Instagram makes us feel inadequate, the Twitter news cycle is exhausting and Facebook consists of engagement photos from your primary school classmates, or 400-word rants by your mum’s friends about their window cleaners. It’s little wonder that many millennials are becoming disillusioned with mainstream social media sites.
Research by the Royal Society for Public Health published in July found that 59 percent of 18 to 34-year-olds would consider taking a break from social media for at least a month, while last year Pew Research estimated that in the previous 12 months, 42 percent of adults had stayed off Facebook for several weeks or more, and 26 percent had deleted the Facebook app from their phone. And with burner phones making a surprise comeback in 2019, it seems that others have decided to ditch smartphones altogether.
While the ‘digital detox’ is becoming increasingly popular, it’s not the only way in which some millennials are reassessing their relationship with social media. Instead of deleting Instagram or Twitter accounts, a growing number are instead connecting with their networks via ‘wholesome’ alternatives like Goodreads, Strava and Nextdoor, all of which have seen rapid growth over the past year.
Lauren is a 25-year-old Londoner who has been using Goodreads for the past year or so. A platform that allows users to create profiles with the books they are reading and engage in discussions, Goodreads launched in January 2007 but has enjoyed its biggest growth over the past couple of years, from around 60 million users at the end of its first decade to 90 million at present. As a keen user of Twitter and Instagram, Lauren felt that the negatives of mainstream social media were starting to outweigh the positives.
“I think millennials have been getting a bit disillusioned with it for a while,” she explains (somewhat ironically) over Twitter. Lauren recently took a break from social media while on holiday after becoming “really overwhelmed by everything,” and found that she didn’t miss Instagram and Twitter nearly as much as she expected to. “It’s just people arguing, which is pointless because no one is actually interested in having their minds changed,” she says.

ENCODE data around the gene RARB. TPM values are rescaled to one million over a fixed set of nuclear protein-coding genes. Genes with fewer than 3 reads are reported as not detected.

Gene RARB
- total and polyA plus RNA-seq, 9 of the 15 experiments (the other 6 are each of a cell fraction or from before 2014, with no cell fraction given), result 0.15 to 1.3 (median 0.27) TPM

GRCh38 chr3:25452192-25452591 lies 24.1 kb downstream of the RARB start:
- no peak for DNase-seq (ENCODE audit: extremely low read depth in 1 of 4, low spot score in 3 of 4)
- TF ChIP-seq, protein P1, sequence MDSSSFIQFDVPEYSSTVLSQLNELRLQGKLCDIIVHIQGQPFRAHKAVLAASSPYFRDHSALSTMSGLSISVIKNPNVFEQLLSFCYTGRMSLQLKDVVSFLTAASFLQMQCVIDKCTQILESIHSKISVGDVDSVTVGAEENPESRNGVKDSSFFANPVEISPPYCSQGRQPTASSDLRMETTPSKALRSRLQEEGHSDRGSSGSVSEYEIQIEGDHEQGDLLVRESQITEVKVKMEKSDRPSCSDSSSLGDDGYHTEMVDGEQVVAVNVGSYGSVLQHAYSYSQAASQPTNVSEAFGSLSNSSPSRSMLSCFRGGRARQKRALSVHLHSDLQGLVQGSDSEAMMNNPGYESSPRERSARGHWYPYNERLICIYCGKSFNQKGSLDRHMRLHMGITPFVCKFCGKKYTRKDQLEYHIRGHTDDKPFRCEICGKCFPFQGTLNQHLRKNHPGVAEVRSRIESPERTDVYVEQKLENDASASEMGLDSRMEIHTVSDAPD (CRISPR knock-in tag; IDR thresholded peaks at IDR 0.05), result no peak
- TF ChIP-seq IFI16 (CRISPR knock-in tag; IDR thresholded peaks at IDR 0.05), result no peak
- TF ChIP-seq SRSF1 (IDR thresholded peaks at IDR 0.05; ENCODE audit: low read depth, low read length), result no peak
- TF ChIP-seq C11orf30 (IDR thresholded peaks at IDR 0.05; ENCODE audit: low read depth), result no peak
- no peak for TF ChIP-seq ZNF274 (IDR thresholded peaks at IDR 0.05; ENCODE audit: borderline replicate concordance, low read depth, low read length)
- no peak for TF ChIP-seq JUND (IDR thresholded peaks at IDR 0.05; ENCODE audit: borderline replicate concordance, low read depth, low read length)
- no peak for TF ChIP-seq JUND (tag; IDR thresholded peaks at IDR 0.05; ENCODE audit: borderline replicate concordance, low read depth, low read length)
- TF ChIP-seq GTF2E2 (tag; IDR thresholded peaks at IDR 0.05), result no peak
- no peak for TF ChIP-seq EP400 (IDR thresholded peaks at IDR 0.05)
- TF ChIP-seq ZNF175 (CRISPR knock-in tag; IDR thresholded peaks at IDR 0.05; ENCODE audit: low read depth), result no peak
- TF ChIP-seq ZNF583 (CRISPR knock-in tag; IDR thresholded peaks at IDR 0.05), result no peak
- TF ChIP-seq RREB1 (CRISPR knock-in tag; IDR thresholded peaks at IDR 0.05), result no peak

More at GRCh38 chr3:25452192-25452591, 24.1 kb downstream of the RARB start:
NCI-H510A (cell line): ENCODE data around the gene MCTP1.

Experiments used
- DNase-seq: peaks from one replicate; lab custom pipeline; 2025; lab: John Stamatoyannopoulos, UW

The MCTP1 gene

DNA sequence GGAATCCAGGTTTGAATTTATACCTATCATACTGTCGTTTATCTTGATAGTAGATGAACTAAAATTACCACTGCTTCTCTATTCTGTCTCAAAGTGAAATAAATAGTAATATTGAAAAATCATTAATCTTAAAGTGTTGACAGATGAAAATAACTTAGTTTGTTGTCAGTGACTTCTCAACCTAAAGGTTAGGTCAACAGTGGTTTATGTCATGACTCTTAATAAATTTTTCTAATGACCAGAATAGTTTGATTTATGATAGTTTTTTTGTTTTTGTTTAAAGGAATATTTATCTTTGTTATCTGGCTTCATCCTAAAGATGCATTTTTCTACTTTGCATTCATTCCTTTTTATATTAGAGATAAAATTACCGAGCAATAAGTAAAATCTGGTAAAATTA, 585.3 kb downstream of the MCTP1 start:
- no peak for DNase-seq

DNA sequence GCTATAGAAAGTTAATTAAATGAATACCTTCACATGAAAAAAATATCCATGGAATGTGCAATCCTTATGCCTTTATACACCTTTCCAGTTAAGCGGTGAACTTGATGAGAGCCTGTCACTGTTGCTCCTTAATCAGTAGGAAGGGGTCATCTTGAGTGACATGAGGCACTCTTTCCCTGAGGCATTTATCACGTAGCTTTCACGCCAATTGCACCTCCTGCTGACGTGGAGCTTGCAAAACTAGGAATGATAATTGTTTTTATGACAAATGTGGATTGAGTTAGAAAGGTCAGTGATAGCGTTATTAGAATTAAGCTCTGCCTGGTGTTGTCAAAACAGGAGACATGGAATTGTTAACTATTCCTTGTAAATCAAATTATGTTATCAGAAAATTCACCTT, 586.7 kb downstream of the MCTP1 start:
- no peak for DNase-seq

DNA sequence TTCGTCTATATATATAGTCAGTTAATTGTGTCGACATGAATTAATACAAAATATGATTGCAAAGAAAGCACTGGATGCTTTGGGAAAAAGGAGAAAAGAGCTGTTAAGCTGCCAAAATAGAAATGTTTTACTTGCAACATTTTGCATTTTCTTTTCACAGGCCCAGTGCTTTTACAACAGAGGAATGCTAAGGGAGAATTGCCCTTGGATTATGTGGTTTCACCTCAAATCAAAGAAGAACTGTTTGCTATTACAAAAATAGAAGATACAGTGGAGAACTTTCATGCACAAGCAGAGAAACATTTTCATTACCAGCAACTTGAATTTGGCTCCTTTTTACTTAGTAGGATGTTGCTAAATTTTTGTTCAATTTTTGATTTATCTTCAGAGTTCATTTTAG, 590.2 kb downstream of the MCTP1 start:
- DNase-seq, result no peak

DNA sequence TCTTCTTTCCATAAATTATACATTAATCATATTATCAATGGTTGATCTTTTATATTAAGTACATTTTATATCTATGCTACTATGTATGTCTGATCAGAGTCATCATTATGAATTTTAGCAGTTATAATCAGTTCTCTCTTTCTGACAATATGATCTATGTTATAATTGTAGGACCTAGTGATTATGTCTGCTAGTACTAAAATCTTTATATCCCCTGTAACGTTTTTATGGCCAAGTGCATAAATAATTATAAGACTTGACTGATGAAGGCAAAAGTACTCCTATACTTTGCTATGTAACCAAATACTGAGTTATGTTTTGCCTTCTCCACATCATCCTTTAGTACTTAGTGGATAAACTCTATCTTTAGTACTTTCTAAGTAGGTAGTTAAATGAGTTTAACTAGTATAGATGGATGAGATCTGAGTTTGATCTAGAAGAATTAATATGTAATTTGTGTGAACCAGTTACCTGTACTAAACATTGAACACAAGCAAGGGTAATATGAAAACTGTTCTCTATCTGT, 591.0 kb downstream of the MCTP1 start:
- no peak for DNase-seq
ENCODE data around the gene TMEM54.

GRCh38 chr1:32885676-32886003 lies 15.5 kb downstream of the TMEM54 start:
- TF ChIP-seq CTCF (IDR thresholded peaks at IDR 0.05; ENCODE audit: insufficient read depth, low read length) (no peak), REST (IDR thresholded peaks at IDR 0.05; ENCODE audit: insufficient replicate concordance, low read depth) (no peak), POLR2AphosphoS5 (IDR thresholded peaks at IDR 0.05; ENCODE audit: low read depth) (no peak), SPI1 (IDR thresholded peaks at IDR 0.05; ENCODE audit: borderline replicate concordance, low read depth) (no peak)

Unlike the mainstream apps, Lauren has found that Goodreads actually encourages her to spend less time on social media. “Basically, the only reason I go on Twitter or Instagram is to fill time, so I’ve been trying not to do that by reading on the train to work instead of scrolling endlessly.” Although she is aware of the potential a Goodreads profile offers “to show off instead of just reading books for enjoyment,” she hasn’t found herself becoming addicted to checking the app.
“I only really check Goodreads every now and then, usually to update what I’ve been reading or because I’ve seen a book I want to add to my ‘to read’ list, but it’s nice to scroll through and see what people are saying,” Lauren says. “And even if I did use it more or sought approval through it, it still seems less hollow than Twitter and Instagram because you actually have to read a whole book and form an opinion on it to participate, rather than just posting a meme.”
Connecting with people via common interests is also the goal of Strava, a subscription-based app that allows users to share exercise and training sessions with friends. With a million new members joining every month and 15 million activity uploads per week, Strava is growing faster than any other period in its ten-year history, and added a million new users in the UK alone last year.